HPC & AI on Wall Street - Rumours from the Trade Show Floor

Financial Services HPC

New York is always an exciting, energetic city to visit and last week was made even more so as I attended the ‘HPC & AI on Wall Street’ conference which HPCWire are now championing. It was well worth the train ride from Boston and interesting to see the varied mix of attendees present and hear how HPC and AI is evolving in the world of finance.

All sectors of the financial services industry (FSI) were represented at the conference from traditional, old school banks to venture capital firms, fintechs and hedge funds. AI adoptions varied from integrating machine learning into existing applications and processes to mining unearthly amounts of market data for a trading edge.

My first lesson was there is a dichotomy between too much data volume and insufficient data context within this community. Don’t worry the bank account and market value data is as solid as always. It’s the contextual data relating to the root causes of market shifts which is trickier: before a government change; a regulation change; a merger or acquisition; a corporate management change. Often these nuances have a significant impact.

After spending my summer being thoroughly impressed by deep neural network (DNN) translation portals, machine vision, etc - I assumed DNNs would save the day. Bloomberg’s Head of Quantitative Risk Analysis, Harvey Stein, explained at length the great use cases and otherwise for DNNs in the Wall Street ecosystem. In his experience much of the available market data is a series of data pools which can be trained against, but rarely tell the whole story without some external context like government changes. Additionally, DNN training on biased data like successful consumer loans can lead to very biased results perhaps leading to a fast-track early retirement and the local prison! Compliance is very important in this industry.

There are few restrictions for the quant funds, the venture capitalists and internal risk teams to exploit all the available data but the commercial banking, investment advisors and insurance community need to be extra careful. So, the former group are leading the exploitation of DNNs and GPUs, and many of the trading research companies considering Verne Global are asking about hosting GPUs and even NVIDIA DGX-2s or using our reserve bare-metal GPU cloud for proof of concept tests. While the latter group are being rightly conservative. One large insurance company suggested that they had less than 50 GPUs in the whole company! (and many people coming to our booth didn’t even know what a GPU was…)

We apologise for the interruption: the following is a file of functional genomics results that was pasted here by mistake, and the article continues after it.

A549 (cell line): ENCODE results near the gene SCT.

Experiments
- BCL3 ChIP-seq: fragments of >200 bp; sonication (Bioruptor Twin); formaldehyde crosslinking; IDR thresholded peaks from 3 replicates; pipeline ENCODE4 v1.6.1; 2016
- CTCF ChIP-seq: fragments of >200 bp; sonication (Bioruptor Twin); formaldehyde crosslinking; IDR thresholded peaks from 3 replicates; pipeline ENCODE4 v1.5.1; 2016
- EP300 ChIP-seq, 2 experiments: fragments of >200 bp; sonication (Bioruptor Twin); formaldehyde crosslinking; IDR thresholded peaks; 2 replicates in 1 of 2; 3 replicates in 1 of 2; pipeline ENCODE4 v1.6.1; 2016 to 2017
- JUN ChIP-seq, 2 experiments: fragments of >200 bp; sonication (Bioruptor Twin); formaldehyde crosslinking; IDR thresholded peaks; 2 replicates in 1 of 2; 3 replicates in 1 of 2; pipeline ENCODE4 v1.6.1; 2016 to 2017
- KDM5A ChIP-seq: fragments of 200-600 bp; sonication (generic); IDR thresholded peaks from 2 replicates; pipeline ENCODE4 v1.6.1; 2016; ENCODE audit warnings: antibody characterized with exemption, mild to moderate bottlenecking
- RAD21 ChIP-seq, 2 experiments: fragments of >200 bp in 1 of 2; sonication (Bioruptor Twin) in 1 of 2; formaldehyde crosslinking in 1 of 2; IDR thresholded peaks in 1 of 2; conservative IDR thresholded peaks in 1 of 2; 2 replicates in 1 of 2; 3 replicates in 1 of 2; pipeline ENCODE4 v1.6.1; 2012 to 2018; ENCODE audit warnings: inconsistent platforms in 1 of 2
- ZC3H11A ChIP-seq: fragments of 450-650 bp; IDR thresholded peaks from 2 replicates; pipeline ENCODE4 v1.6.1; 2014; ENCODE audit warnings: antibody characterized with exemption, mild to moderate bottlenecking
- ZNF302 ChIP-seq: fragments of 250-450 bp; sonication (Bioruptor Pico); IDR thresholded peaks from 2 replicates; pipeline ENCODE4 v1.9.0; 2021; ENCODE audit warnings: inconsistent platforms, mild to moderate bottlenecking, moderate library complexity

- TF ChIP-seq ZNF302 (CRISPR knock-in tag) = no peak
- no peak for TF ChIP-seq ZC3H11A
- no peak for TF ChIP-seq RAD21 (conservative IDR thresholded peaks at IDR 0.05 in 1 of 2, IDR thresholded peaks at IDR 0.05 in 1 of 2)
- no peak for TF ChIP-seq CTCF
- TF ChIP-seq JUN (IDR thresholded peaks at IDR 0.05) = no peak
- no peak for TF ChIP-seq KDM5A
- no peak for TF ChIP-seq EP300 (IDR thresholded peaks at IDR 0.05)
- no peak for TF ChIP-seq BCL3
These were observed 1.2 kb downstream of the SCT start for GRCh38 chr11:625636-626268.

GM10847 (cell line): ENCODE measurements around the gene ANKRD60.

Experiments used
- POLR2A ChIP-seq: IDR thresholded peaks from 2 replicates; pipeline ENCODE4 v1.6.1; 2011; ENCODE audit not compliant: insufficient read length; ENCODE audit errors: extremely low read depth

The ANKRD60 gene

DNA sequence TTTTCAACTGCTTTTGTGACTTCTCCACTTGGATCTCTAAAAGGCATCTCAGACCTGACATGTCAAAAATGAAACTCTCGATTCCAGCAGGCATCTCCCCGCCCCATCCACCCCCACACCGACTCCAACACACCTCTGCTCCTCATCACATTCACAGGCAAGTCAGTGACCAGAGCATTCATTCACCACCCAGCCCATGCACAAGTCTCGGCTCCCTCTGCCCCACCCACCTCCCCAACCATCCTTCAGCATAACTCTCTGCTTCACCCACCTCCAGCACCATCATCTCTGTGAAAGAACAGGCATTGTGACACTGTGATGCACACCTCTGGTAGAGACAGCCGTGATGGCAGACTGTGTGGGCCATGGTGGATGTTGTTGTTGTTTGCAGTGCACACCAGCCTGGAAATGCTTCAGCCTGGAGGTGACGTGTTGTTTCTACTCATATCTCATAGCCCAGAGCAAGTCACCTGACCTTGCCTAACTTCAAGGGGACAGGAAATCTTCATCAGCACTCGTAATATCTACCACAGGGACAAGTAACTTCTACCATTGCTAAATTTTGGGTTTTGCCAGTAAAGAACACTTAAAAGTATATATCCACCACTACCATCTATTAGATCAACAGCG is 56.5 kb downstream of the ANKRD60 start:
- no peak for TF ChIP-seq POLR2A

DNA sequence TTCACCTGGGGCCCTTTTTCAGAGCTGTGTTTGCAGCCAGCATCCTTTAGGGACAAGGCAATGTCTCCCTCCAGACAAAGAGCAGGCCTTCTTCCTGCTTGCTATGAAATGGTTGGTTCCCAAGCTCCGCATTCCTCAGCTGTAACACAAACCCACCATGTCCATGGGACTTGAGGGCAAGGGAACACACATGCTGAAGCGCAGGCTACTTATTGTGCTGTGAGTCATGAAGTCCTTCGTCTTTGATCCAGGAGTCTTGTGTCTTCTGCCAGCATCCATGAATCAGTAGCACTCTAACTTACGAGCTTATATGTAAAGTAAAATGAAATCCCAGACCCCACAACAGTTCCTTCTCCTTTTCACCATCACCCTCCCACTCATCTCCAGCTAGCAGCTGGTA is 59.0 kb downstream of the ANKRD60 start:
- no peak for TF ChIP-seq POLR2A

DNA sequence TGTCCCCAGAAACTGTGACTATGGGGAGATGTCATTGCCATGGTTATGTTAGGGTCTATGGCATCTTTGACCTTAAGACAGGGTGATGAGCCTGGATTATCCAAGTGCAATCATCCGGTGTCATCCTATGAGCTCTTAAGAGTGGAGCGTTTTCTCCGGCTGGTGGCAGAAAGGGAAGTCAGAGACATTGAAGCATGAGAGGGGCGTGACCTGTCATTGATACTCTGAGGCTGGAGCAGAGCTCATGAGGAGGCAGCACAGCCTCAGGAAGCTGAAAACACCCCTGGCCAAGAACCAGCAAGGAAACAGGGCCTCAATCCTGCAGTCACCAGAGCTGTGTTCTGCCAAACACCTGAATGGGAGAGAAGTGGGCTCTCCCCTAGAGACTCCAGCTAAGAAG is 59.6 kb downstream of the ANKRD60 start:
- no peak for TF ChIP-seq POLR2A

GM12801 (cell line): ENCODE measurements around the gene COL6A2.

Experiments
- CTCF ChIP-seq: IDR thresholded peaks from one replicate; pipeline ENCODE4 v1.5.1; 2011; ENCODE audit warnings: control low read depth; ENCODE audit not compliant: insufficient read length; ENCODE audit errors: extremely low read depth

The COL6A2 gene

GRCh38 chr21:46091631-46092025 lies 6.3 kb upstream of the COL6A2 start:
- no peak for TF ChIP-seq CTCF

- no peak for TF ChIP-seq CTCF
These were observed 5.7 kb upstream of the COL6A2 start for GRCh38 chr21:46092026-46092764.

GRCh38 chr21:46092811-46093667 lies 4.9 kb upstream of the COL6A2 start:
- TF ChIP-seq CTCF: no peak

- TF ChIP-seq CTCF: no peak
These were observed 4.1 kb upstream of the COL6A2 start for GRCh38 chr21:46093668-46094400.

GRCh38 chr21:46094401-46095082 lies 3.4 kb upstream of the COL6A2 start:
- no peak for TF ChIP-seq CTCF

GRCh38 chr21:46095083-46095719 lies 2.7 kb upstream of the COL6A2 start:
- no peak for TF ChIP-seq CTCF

While obviously the New York financial community was the focus for this conference one of the best presentations came from out-of-town. Thomas Thurston, CTO at San Francisco based WR Hambrecht Ventures shared an amazing use case for DNN training. Most VCs spend their time networking and digesting hundreds of interview-style start-up pitches every quarter to finally filter them down to a limited number of investment candidates. It’s an incredibly time intensive process and the opportunities to either miss a good investment candidate, or plump for the wrong candidate are high.

Thomas’s team of 9 data scientists have turned this process on its head and they mine a wide variety of data sources – industry, social media, ‘dark data’, etc which are then pushed through the machine learning blender to determine the best start-ups to invest in. Unfortunately (but unexpectedly) he didn’t share too many specifics on the data or DNN models, but he did share some compelling results data. Compared to normal, traditional VC and corporate investment team average start-up success rates WR Hambrecht achieved:

  • Typical VC portfolios – 3X improvement
  • Corporate investment portfolios – 3X improvement
  • Internal corporate projects cancelled due to internal issues – 3X improvement
  • Picking successful internal corporate technical projects – 8X improvement

Pretty impressive! Perhaps the days of the Harvard MBA VC are numbered? I’m not betting against them yet - they will likely hire data science teams of their own to replicate Thomas’s excellent approach.